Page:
- Make answers ‘required’ only if they really are. This saves candidates’ time and can also help speed up the application review process for recruiters and hiring managers.
- Send a confirmation email when candidates submit their application. Acknowledging candidates’ applications is a good practice, even if you send a generic thank you email.
- Do a test run by submitting an application. Use your sample application to see what your process looks like from a candidate’s perspective.
- See more ideas from Elizabeth Onishuk for making it easier to apply for your jobs
Follow-up early and often
Send a rejection email or an invitation to interview as soon as you can.
Getting back to candidates promptly, with either good or bad news, will set you apart and demonstrate that you value your candidates’ time. Once your interview process is rolling, you’ll likely get thank you notes and follow-up emails from candidates. Acknowledging these notes and emails with a reply makes candidates feel more appreciated.
Give candidates information about what to expect at in-person interviews
- How many interviewers they will be meeting with and who they are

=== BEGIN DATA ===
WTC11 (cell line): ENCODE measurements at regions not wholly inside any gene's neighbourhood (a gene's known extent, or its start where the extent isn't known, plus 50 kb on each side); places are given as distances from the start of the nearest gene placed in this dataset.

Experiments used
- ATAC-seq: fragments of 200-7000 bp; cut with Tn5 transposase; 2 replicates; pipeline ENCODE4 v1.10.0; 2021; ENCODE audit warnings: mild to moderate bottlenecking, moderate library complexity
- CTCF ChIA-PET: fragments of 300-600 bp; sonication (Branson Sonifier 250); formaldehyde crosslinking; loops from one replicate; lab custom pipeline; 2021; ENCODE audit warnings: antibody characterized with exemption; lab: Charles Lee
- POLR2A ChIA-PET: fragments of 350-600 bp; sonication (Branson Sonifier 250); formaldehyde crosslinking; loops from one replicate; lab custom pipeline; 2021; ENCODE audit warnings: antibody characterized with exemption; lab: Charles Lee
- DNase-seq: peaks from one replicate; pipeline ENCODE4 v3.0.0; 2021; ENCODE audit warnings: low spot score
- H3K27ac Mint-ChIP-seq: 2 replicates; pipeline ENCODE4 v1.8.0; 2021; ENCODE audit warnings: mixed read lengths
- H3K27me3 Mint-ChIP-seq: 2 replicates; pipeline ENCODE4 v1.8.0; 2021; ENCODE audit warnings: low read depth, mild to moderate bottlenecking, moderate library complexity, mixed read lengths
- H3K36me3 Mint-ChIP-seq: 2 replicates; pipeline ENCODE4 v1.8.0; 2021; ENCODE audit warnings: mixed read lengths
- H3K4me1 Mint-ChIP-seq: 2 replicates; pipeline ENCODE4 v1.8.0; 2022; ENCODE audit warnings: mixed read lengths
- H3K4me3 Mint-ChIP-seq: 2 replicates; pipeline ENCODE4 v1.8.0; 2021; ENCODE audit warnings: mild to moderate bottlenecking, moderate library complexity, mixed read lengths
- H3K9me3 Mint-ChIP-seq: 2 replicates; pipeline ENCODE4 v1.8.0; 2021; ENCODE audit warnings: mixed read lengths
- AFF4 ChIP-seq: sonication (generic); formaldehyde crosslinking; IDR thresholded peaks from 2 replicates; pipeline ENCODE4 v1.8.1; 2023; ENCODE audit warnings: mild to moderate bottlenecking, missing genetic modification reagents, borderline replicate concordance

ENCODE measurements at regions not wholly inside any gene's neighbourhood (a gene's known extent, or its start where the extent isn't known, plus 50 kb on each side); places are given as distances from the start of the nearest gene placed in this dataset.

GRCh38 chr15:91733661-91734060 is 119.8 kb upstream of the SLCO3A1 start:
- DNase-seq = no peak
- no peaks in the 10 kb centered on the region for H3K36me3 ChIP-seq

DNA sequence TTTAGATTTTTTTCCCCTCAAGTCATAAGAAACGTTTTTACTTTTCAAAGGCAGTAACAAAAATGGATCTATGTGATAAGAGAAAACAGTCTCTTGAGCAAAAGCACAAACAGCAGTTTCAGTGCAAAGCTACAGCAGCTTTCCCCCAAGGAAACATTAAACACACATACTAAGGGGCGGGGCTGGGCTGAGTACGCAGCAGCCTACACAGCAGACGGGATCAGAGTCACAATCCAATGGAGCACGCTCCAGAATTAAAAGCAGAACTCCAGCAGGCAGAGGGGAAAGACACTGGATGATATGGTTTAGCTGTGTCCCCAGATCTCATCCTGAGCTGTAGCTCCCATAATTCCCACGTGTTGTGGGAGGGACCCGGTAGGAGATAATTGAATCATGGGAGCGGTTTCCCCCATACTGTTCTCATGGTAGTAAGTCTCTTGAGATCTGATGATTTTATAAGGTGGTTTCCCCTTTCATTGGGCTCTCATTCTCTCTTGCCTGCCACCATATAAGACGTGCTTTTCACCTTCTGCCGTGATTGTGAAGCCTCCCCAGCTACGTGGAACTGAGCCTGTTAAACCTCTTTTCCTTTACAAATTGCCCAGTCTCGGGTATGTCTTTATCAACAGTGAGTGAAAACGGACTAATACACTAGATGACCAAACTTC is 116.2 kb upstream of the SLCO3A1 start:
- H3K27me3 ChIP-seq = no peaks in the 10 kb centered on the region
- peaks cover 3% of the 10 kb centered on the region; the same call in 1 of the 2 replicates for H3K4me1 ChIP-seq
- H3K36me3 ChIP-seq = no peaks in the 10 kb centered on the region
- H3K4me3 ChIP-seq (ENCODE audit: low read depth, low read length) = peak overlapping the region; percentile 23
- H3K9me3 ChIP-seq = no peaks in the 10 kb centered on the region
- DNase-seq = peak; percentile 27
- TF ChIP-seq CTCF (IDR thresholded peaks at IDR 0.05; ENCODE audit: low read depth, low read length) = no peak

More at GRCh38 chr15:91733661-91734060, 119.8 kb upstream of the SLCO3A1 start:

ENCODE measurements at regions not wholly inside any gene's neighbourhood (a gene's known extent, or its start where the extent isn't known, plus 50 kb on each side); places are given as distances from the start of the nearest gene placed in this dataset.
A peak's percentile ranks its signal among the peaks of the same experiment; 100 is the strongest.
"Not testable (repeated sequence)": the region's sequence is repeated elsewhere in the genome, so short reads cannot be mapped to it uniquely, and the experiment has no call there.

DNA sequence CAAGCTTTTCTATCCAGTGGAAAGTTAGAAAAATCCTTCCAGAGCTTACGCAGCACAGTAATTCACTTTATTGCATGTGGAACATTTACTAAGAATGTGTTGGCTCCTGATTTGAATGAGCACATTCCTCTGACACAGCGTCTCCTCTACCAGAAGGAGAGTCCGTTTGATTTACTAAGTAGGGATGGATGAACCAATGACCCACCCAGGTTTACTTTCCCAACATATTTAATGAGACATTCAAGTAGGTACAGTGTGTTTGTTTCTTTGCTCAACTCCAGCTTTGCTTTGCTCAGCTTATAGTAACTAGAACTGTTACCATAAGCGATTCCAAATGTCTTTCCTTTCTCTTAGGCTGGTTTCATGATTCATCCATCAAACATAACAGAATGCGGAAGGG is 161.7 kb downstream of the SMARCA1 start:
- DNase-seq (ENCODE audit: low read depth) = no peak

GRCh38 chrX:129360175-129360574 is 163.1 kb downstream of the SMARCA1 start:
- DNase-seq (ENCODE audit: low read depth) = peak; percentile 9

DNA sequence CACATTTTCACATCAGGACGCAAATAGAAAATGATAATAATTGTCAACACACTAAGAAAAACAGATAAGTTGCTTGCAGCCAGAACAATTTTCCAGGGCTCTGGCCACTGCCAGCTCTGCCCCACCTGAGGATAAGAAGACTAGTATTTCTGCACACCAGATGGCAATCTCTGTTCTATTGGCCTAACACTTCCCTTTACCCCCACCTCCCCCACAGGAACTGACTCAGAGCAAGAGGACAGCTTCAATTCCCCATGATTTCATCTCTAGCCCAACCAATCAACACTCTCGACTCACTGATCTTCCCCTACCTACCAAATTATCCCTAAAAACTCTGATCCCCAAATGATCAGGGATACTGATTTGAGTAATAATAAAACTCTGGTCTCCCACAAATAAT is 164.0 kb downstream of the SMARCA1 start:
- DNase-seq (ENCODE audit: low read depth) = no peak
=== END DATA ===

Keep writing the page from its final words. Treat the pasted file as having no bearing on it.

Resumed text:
- How the interview(s) will be structured
- How long they can expect the interview(s) to last
Tell candidates if you’re no longer considering them as soon as possible
Sending a clear rejection message is much better than giving candidates the silent treatment. The best rejection messages end things on a positive note and offer to provide more specific feedback to candidates, who are often interested in learning from their interview experience.
Be willing to give (and receive) feedback
- Candidates appreciate specific information about their applications and, if they advance in the hiring process, are more likely to expect personalized feedback. This feedback can help candidates approach their job search in a more strategic way and help them determine whether they should pursue another job opportunity with you.
- It can also be useful to ask candidates to give you feedback. A candidate experience survey can help you structure your questions and keep yourself accountable for improving your candidates’ experience.
Keep track of candidates who you may be interested in for future openings
If you tell candidates that you will keep them in mind for future jobs, make sure you have the infrastructure to keep that promise (applicant tracking system software, a database of candidate information, etc.).
If you want to attract the best and brightest to work for your organization, take a close look at your current recruiting and hiring process to determine if you are providing a candidate experience that will allow you to remain competitive in today’s job market.
Four Ways to Improve the Candidate Experience
by Sharlyn Lauby, President of HR consulting firm ITM Group Inc.
6 Game-changing Ideas to Differentiate Your Candidate Experience
by Maya Humes, Lever Content Marketing Manager
The Social Recruiting Survival Guide from iCIMS
Enhance the Candidate Experience (see page 9)